A vision of opportunity on her Laurel Street

Dionne Nelson, President and CEO - Laurel Street

laurel-street-dionne-nelsonDionne Nelson leads charlotte development company devoted to affordable housing

Charlotte Business Journal, Bea Quirk, February 14, 2014

At Laurel Street Residential, Dionne Nelson has the opportunity to extend one legacy while creating another.

The nearly three-year-old company is an offshoot of the affordable-housing arm of Crosland. That company was Charlotte’s largest homebuilder for decades. Chief Executive John Crosland Jr. financed Laurel Street’s 2011 startup and remains involved, while Nelson is managing partner.

“He has a lifelong commitment to affordable housing, and he changed the industry in North Carolina,” she says. “I am now carrying that spirit forward. The company exists, in part, to create social equity in housing and have a positive social impact on the community.”

Nelson, 42, spoke with the Charlotte Business Journal about the company:

What does Laurel Street do?

I describe us as a mixed-income, residential-development company doing multifamily development that serves households of varying income levels through various product types.

Some aren’t subsidized at all, and the rents are market-driven. Others might be subsidized through tax credits, federal loans or money from groups like the Charlotte Housing Trust Fund.

The subsidies help us build these units at the same quality as nonsubsidized units.

We are a for-profit company, although the amount of our profit is often regulated or dictated by the agency providing the subsidies. They allow us to have a reasonable profit.

I call Laurel Street a for-profit social enterprise. I’m a believer that you can do business and do good.

What are some of your projects?

Working with the Charlotte Housing Authority, we’re in the middle of a three-phase, $20.9 million Hope VI redevelopment at the former Boulevard Homes, now torn down. The first stage was 110 units for seniors that are now 100% occupied. Another 74 units — for families — will become available this spring. In 2015, another 150 units, also for families, will come on line; 60 of them will be market-rate units with no rent subsidies.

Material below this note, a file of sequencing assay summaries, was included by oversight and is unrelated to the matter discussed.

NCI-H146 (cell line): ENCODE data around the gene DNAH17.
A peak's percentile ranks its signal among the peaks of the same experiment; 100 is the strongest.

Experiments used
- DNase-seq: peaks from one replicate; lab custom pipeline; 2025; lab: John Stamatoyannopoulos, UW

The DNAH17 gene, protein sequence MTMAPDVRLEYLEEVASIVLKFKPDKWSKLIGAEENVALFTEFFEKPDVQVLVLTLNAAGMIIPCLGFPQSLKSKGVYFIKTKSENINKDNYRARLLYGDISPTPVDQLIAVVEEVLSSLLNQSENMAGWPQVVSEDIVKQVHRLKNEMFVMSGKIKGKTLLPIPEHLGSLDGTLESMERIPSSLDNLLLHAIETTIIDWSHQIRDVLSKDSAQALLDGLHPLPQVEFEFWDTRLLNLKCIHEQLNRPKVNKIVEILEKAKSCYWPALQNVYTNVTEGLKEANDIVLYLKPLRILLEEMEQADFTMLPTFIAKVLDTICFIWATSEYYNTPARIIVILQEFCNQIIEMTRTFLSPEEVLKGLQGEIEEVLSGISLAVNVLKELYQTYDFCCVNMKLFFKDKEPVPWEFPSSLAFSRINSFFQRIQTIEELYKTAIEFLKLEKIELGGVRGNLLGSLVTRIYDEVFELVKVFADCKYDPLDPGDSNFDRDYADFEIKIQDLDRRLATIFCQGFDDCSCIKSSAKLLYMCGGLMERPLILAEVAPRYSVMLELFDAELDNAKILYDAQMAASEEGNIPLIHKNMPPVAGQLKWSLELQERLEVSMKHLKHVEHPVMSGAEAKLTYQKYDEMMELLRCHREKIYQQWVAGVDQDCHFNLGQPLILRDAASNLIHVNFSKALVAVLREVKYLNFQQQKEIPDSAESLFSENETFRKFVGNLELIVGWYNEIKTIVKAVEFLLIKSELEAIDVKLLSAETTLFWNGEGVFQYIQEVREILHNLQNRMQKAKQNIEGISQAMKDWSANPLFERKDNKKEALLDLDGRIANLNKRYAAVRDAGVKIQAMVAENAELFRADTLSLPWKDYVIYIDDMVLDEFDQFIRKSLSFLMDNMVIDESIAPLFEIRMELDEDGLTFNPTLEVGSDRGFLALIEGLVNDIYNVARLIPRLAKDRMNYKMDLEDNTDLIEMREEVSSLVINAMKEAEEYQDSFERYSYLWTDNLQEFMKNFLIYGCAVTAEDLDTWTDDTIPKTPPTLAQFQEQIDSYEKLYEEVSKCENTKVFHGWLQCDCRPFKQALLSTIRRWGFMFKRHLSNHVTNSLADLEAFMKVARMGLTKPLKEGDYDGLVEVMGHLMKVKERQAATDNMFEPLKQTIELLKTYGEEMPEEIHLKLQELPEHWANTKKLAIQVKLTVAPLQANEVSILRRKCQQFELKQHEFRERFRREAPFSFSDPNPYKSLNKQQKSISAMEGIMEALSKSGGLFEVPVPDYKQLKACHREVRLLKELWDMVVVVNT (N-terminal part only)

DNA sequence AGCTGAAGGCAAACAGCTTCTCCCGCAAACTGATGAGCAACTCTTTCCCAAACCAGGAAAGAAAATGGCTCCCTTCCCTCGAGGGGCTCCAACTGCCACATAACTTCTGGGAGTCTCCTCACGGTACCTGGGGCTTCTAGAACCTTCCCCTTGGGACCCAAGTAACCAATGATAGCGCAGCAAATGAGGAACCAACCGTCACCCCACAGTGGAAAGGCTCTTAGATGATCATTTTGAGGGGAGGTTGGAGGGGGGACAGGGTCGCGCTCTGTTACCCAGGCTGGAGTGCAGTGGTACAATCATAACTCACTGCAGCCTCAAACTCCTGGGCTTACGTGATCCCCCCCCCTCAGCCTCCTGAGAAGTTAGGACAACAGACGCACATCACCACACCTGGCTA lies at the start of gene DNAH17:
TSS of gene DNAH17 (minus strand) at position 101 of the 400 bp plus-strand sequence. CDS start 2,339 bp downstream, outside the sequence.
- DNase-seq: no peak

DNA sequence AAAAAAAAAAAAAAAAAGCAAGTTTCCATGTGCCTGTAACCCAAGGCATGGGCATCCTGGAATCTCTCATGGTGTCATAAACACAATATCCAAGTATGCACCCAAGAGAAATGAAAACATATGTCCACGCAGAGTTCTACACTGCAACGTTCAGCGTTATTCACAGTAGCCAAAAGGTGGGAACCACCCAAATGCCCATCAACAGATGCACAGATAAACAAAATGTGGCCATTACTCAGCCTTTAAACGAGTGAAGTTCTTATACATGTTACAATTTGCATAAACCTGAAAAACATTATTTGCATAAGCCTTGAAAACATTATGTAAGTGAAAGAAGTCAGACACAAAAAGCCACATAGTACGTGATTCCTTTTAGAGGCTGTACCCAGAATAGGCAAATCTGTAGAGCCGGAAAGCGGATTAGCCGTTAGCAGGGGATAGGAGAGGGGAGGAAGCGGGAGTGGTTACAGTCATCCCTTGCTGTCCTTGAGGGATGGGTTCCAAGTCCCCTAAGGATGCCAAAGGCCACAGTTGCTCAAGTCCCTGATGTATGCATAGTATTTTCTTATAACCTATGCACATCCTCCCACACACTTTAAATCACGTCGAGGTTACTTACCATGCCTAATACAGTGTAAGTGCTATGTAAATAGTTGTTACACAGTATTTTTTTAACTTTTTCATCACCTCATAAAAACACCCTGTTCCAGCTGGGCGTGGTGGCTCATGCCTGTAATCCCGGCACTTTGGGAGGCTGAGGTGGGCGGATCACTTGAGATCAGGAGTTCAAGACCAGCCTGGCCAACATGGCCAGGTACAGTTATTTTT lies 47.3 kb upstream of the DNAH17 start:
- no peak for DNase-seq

Since spring 2011, we have finished 282 units in three projects in the Southeast and have another 800 in the pipeline in Belmont, Salisbury and New Bern. We did 72 affordable units for seniors in Belmont with the monastery at Belmont Abbey, and we’re considering a second phase of nonsubsidized units.

How do you put the financing together for a project?

Typically, we’ll have three to five sources of funding for the same structure. You have to layer them so that the product is compliant with each funding program and still respond to market demand. We have a traditional commercial real estate loan on every project, and we are the sole guarantor. To obtain subsidies, we compete with others, and there are now more projects chasing after the same pool of dollars. We also have excellent partners, especially Bank of America and Fifth Third Bank.

How big is your company?

We have a net worth of about $2 million. We don’t just have to make profits, but we have to guarantee tens of millions of dollars in project loans; investors and lenders have to have confidence in our ability to deliver our work. Our average unit costs about $120,000 to build, and our average project has 80 to 100 units.

Why the name Laurel Street Residential?

I grew up in Columbia (S.C.), where I spent a lot of time with my great-grandmother. She lived on Laurel Street. The values I learned there are the basis for the vision I have when developing homes for our residents — hard work, integrity, kindness. And I see the modest homes and tree-lined streets where everyone knew each other.

I have lifelong ties to real estate. My family had a brokerage company, and I had my Realtor license when I was 19. I graduated from Spelman College and then followed a corporate career path, although I loved real estate. It was a journey of grace that led me to Crosland and finding a way to connect the two.

Click here to see the original article in the Charlotte Business Journal.